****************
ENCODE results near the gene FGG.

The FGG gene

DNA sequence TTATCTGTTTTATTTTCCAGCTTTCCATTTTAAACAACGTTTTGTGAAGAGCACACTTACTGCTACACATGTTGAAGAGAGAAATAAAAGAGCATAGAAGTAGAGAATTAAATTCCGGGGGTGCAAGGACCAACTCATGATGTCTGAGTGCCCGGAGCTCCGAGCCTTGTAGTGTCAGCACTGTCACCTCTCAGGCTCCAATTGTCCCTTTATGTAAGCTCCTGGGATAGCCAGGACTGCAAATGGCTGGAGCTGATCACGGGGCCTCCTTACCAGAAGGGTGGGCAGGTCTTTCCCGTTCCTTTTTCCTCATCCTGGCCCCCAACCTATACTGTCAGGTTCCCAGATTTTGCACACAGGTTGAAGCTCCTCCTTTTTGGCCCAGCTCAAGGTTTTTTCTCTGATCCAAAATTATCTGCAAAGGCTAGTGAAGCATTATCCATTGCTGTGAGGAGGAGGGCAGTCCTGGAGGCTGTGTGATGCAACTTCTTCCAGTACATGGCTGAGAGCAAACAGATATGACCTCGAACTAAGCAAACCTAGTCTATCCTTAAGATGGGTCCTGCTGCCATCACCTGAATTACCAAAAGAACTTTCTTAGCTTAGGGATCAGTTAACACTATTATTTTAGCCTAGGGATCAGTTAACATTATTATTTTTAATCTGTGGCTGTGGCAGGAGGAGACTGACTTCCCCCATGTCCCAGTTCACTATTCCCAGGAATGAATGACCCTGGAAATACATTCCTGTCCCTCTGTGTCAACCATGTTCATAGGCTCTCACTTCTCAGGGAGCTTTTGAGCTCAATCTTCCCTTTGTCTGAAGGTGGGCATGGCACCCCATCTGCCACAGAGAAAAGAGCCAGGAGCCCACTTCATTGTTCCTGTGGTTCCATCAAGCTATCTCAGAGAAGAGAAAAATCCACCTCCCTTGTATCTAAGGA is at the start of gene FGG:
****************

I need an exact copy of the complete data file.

ENCODE results near the gene FGG.

The FGG gene

DNA sequence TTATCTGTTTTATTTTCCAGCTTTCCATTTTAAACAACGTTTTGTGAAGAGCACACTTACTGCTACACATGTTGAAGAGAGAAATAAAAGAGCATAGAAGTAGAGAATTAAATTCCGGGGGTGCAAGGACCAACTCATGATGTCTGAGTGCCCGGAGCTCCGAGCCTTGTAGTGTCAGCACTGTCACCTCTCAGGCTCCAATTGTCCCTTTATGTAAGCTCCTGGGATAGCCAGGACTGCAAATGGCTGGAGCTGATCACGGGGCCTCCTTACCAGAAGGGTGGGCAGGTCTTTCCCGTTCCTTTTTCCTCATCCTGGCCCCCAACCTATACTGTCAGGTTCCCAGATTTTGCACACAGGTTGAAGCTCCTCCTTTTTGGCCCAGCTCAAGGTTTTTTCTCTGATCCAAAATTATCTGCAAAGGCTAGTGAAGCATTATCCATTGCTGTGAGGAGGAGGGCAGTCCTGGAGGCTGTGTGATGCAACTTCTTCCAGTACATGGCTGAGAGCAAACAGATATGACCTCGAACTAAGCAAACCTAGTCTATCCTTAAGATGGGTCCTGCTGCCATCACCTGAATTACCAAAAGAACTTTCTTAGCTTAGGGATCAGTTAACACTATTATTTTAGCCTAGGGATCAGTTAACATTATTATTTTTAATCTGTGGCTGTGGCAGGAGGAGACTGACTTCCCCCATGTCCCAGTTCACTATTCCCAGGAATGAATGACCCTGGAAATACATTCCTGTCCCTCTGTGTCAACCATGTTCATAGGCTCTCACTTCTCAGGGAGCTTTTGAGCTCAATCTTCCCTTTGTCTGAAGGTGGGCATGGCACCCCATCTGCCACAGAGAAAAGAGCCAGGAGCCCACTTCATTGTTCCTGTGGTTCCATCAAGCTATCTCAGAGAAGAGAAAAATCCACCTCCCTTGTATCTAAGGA is at the start of gene FGG: